March 24, 2017, 09:50:50 pm
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On the leftmost side, you'll see a list of numbers going "00000000, 00000010, 00000020," and so on. This is the offset, or file position. When somebody says "Such-and-such data is located at offset 18AC42," this means to scroll to that offset. (You can also get to a specific offset by hitting Ctrl+G and typing in "x18AC42" or whatever the offset is.)
For starters, you need a ROM. If you're starting out, I heartily recommend Pokemon Gold, as it has nice clean programming (unlike Red, Blue, and Yellow), and has a fair amount of tools for it (unlike Crystal). If you want to do GBA games, you certainly can, but the ROMs are much more complex and they also fall under the "too many tools" syndrome -- some things are best done with a hex editor.So, a hex editor should be your next requirement. Translhextion is a solid choice; it has its bad points, but you shouldn't have any major problems with it.And, of course, an emulator. VisualBoyAdvance should be fine for our purposes.Open Pokemon Gold in your hex editor. On the leftmost side, you'll see a list of numbers going "00000000, 00000010, 00000020," and so on. This is the offset, or file position. When somebody says "Such-and-such data is located at offset 18AC42," this means to scroll to that offset. (You can also get to a specific offset by hitting Ctrl+G and typing in "x18AC42" or whatever the offset is.)In the middle you'll see rows of two-digit hexadecimal numbers. These are the bytes that make up our file. When we edit these, it'll change what happens in the game. Each byte has a value that can go from 00 to FF (the hexadecimal equivalent of 0 to 255).On the right is the ASCII representation of each byte. ASCII is a method of storing text where one byte equals one letter -- 41 is 'A', 42 is 'B', 43 is 'C', and so on.Now, let's start with something simple: editing text. This would be easy if Pokemon games used the ASCII standard to store their text -- but they don't! Instead of the above, Pokemon Gold makes 80 'A', 81 'B', and so on. So what to do?ROM hackers came up with the solution to this some time ago. It's called "Thingy tables." A Thingy table is a text file that tells the hex editor what byte represents what letter. To make the Thingy table for Gold, open Windows Notepad and copy the following text into a new file:Code: [Select]7F= 80=A81=B82=C83=D84=E85=F86=G87=H88=I89=J8A=K8B=L8C=M8D=N8E=O8F=P90=Q91=R92=S93=T94=U95=V96=W97=X98=Y99=ZA0=aA1=bA2=cA3=dA4=eA5=fA6=gA7=hA8=iA9=jAA=kAB=lAC=mAD=nAE=oAF=pB0=qB1=rB2=sB3=tB4=uB5=vB6=wB7=xB8=yB9=zF6=0F7=1F8=2F9=3FA=4FB=5FC=6FD=7FE=8FF=9Then save it as "gold.tbl". Be sure to include the quotation marks when you save!I've purposely left this table incomplete. When you're hacking and you find out that another byte represents a character, add it to your table!Now, you should have your table file, gold.tbl. To use it in Translhextion, go to Script > Open Thingy Table, open the table, and then click the box that says "Thingy View Active."Not everything in this ROM is text, of course. To find some, go to offset 195624. This is Oak's speech at the beginning of the game. Don't change the 00; this is a special control code that means "Print text until you reach a 57." Starting with the next byte, replace with this:93 A7 A8 B2 7F A8 B2 7F A0 7F A7 A0 A2 AA E7 4F 93 A4 B2 B3 A8 AD A6 E8 E8 E8 57"This is a hack! Testing..."Save your ROM, and try it out!That's how you edit text. Experiment, and you'll be able to do more on your own!The next thing most people want to do is rearrange the maps. There are multiple tools to do this; I recommend MegaMap. (You may need some extra files to get MegaMap to ron, such as zerolib.dll or MSCOMCT2.OCX.) It has some quirks: mainly that it's only partially translated (from German). However, it's a great editor, and IMO better than Goldmap.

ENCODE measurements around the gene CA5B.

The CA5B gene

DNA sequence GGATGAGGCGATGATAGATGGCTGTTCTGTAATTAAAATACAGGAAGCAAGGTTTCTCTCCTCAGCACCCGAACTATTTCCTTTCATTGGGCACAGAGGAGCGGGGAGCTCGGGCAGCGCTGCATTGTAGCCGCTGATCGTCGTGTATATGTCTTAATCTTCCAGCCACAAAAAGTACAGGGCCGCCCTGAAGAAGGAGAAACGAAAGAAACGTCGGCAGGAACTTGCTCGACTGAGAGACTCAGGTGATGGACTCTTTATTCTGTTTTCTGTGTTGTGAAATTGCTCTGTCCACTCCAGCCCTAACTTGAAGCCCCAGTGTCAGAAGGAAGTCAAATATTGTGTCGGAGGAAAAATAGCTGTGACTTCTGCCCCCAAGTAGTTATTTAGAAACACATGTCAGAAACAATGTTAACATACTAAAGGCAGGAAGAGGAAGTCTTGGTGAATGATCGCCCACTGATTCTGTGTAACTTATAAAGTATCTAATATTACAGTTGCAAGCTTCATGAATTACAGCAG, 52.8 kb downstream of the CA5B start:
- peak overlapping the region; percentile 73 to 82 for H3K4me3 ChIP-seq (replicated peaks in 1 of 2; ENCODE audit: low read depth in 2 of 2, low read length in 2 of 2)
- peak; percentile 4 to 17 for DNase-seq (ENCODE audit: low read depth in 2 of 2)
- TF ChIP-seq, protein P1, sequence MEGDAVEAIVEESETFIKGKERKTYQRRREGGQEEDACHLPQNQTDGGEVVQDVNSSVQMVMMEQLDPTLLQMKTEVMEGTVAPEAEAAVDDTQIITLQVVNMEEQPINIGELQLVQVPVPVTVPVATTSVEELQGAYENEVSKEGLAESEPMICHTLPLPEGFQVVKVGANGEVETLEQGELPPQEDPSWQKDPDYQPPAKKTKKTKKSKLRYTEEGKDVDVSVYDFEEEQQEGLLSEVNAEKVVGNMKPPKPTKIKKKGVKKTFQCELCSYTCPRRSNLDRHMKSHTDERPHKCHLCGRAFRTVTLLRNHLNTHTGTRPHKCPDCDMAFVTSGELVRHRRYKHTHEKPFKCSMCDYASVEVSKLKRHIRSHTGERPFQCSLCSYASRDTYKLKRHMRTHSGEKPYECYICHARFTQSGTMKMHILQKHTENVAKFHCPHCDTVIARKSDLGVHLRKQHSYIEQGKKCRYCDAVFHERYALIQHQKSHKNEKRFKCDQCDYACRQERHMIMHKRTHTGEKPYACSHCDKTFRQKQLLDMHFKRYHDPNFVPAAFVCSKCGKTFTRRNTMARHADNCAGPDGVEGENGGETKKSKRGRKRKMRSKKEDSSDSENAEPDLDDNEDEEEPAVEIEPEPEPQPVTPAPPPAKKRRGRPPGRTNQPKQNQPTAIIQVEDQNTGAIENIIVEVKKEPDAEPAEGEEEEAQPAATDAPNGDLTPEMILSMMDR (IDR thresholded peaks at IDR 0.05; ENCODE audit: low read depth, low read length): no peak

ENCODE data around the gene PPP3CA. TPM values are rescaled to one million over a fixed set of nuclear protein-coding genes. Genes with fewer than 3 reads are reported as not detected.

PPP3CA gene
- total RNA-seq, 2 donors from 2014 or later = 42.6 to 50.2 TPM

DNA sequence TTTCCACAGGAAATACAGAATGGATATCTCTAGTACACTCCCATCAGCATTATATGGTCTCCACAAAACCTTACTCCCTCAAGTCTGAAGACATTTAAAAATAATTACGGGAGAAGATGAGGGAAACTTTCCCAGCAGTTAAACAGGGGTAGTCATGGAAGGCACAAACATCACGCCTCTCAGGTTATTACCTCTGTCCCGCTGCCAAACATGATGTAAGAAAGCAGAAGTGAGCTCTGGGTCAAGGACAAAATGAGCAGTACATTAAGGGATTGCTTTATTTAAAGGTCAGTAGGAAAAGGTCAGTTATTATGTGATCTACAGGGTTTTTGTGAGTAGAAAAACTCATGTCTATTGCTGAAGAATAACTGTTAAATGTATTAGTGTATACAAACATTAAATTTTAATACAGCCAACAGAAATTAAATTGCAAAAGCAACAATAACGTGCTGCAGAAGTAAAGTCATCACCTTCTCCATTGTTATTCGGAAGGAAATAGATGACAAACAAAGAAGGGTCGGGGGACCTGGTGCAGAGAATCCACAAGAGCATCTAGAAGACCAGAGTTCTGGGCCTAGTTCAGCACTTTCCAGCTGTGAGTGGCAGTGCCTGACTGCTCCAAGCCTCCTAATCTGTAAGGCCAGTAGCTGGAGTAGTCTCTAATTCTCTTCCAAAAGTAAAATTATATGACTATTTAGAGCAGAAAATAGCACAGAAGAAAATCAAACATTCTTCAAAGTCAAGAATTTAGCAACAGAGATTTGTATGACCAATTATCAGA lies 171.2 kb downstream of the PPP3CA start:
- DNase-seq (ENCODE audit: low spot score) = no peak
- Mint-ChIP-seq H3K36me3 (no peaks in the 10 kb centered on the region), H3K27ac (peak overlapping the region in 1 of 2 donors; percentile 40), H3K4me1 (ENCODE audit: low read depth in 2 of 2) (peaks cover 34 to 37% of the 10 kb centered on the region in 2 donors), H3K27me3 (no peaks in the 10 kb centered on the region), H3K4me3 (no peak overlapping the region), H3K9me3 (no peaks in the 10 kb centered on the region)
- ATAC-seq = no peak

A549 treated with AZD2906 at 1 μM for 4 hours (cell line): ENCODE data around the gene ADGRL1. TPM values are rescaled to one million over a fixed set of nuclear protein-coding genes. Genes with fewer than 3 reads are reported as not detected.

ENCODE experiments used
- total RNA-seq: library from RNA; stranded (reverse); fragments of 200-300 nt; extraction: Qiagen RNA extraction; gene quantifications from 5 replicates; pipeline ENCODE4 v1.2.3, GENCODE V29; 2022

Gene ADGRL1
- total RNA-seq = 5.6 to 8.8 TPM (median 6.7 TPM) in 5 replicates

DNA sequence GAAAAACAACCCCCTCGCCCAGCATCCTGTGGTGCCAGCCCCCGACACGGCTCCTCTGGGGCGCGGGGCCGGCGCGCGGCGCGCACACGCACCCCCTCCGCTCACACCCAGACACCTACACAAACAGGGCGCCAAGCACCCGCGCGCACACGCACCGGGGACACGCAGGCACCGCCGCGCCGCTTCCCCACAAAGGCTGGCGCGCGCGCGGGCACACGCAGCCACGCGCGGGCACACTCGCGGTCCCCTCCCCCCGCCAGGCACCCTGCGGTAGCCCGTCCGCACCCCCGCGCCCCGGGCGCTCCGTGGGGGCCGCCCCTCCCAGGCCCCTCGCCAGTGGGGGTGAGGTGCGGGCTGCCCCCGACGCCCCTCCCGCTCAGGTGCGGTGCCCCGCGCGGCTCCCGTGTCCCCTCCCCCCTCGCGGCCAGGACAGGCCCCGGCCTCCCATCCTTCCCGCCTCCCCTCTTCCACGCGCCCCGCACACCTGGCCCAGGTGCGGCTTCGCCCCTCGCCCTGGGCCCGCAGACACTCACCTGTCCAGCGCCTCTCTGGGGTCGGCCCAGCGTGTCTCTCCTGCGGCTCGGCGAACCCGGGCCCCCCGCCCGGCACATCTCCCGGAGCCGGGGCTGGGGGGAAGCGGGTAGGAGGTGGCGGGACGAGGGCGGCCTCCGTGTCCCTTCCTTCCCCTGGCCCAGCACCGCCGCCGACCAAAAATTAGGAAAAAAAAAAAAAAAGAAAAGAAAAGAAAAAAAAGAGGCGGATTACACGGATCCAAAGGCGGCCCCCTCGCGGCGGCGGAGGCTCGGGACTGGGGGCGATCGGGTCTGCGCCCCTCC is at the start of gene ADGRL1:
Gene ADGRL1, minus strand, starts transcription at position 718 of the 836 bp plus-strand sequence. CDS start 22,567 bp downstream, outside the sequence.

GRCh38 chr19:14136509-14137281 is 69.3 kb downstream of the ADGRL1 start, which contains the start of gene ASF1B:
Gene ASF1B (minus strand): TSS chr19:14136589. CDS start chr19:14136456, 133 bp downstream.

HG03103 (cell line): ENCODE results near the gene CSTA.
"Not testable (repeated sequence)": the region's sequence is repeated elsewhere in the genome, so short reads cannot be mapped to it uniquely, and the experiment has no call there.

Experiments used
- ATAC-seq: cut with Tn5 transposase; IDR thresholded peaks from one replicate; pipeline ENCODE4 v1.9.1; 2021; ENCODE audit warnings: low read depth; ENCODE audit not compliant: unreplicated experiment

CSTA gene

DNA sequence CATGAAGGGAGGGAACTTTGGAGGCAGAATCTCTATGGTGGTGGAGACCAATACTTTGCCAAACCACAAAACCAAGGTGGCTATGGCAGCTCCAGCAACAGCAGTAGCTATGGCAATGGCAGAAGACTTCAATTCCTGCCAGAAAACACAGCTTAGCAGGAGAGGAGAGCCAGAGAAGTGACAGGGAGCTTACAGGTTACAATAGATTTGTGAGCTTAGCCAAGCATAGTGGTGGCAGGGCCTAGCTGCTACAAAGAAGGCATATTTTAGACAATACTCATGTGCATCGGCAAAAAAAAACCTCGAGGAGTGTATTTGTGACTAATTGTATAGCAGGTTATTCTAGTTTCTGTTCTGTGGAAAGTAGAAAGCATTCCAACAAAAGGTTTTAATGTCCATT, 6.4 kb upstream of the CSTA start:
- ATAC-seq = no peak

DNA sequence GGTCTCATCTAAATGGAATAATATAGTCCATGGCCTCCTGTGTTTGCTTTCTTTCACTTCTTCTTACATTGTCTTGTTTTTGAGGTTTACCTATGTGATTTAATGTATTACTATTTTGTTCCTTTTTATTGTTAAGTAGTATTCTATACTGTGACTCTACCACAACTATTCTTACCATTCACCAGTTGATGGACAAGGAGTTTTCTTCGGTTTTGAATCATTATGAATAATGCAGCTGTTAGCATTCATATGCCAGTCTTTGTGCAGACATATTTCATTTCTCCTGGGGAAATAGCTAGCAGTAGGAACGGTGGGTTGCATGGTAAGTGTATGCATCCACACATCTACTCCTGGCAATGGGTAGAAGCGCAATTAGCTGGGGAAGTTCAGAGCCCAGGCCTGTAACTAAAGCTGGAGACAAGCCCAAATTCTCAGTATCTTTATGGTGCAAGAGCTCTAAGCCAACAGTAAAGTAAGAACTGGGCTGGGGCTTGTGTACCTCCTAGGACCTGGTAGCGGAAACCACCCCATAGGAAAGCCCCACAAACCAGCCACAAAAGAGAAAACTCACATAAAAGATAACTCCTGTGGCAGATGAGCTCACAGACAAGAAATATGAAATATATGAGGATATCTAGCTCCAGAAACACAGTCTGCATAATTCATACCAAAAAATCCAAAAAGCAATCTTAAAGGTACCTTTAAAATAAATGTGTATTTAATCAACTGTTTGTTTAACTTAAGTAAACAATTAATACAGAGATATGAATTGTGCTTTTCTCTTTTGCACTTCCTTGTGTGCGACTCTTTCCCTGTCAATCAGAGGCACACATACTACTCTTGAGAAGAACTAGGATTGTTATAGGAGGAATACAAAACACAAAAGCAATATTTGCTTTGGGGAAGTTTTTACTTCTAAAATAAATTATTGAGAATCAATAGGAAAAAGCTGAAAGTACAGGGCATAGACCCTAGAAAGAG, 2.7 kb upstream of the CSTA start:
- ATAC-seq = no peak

Whenever I do this, it comes out with so many # it will drive you bananas.
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